The last time the former owner and founder of Hatcher Pass Lodge walked out the door, his right-hand man, Jeff Polk, made him a promise.
“On his way out the door for the very last time, I said that ‘I’m going to take care of your place — don’t worry about a thing,’ ” Polk said. “ ‘And I’ll be here when you get back.’ ”
But Karl Albert “Hap” Wurlitzer never did return to the lodge from the hospital. And after his death in October, the iconic lodge — nestled in a mountain bowl just below Independence Mine State Historical Park — temporarily closed.
For a while, it was unclear what would happen to the lodge. Polk, the lodge manager, said some of the details are still being ironed out, but he felt relieved to reopen the doors last weekend. He said he knows it’s what Wurlitzer would have wanted.
Wurlitzer opened the lodge in 1967 and over the years built guest cabins and expanded the original A-frame lodge, which now accommodates a bar and dining area looking out into the scenic Talkeetna Mountains. For decades, the nine rustic cabins surrounding the lodge have hosted guests drawn to the allure of the mountains year-round.
Polk joined the Hatcher Pass Lodge crew more than a decade ago mostly by happenstance.
He stopped in at the lodge one day while recreating in the pass and struck up a conversation with Wurlitzer. When the lodge owner mentioned he needed to fix up a few things around the property, Polk offered a hand. Wurlitzer pointed him in the direction of an old vehicle that had stopped running.
“I looked at it, gave it a couple of love taps with a hammer — my favorite tool — and the next thing you know, it was running,” Polk said “He looked at me and said, ‘Boy, you’re hired if you want a job.’
“I took it and I never left.”
For Polk, the best part of the lodge is the people. Visitors from around the world are drawn to the area for skiing, snowmachining and the overall beauty of the Talkeetnas.
“They’re all in a similar headspace,” Polk said about the lodge’s guests. “They’re up here, they’re seeking nature, a little solitude and just respectively hanging out in one of the most beautiful places in the world and appreciating it.”
Polk said he’s worn nearly every hat during his time working at the lodge and was lucky to learn the ins and outs of the business from Wurlitzer.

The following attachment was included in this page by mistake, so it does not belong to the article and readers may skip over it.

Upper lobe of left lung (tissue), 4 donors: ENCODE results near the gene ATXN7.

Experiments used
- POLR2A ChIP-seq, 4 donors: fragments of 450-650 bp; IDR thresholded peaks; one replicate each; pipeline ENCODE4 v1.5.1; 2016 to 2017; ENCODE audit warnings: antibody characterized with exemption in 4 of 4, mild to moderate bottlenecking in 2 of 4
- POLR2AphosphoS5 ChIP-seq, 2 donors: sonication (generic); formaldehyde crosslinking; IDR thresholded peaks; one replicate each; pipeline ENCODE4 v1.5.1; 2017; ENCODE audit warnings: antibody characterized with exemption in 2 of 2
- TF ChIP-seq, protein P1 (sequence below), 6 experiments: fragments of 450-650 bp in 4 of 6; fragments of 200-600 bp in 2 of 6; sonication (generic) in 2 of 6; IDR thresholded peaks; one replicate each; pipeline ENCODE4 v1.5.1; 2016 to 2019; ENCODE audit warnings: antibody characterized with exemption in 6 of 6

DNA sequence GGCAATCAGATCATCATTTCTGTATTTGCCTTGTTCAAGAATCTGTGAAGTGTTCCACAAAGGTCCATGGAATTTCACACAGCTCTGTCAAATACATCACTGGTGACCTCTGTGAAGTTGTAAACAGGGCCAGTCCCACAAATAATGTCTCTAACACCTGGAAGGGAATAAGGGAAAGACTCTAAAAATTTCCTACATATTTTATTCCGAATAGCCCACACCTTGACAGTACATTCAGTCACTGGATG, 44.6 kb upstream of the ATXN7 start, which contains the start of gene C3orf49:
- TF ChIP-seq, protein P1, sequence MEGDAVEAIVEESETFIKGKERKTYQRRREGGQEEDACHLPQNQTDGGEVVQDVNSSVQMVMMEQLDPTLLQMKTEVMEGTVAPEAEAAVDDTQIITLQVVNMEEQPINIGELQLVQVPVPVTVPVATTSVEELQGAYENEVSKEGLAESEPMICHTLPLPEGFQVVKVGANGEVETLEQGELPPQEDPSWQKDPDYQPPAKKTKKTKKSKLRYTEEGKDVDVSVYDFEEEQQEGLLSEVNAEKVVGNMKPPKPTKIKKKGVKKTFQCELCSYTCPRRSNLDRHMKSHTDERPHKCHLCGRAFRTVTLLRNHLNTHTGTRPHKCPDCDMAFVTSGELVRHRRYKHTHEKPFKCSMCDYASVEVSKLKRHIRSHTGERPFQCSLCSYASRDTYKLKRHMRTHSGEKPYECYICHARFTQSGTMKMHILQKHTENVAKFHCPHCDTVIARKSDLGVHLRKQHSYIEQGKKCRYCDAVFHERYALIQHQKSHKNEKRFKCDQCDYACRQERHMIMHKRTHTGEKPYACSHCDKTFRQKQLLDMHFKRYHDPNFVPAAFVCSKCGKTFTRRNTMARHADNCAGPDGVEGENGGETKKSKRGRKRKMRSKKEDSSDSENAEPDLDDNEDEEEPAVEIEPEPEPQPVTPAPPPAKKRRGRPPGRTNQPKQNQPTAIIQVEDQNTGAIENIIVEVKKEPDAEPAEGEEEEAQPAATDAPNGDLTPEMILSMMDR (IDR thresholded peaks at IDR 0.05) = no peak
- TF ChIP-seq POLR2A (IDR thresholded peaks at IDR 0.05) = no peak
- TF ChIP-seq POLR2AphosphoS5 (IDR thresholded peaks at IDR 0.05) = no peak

“I have a pretty good grip on what what it takes to keep this thing alive, so I’m going to give it my best shot and I hope I can do him justice,” Polk said.
Although Polk knew Wurlitzer’s health was declining, his death still came as a shock. “I thought Hap was going to live forever,” he said.
Since Wurlitzer died, Polk said he’s been maintaining the lodge and doing a few repairs. He repainted some things and gave the kitchen a much-needed facelift, and he’s been tinkering with the generators and keeping them polished, which was Wurlitzer’s last request and parting words to him.
For the most part, Polk said he doesn’t want anything to change at the lodge. He likes the way Wurlitzer kept it — a kind of “old-fashioned flavor” that focuses on simplicity and lets nature take the stage as the main attraction.
Since the lodge announced on Facebook over the weekend that it has reopened, Polk said the phone has been ringing off the hook. The cabins are already booked for the upcoming weekend and Polk said he’s been overjoyed to see future reservations marked out in the calendar.
But more than anything, Polk said he’s been happy to hear excitement from the community and people who love the lodge as much as he does.
“It really pays off because it just makes me want to strive that much more for them, because I know these kids love it up here,” he said. “You see them coming in from sledding and coming in for the hot chocolate, and there’s the biggest smiles on everybody’s face now. It’s wonderful to see again.”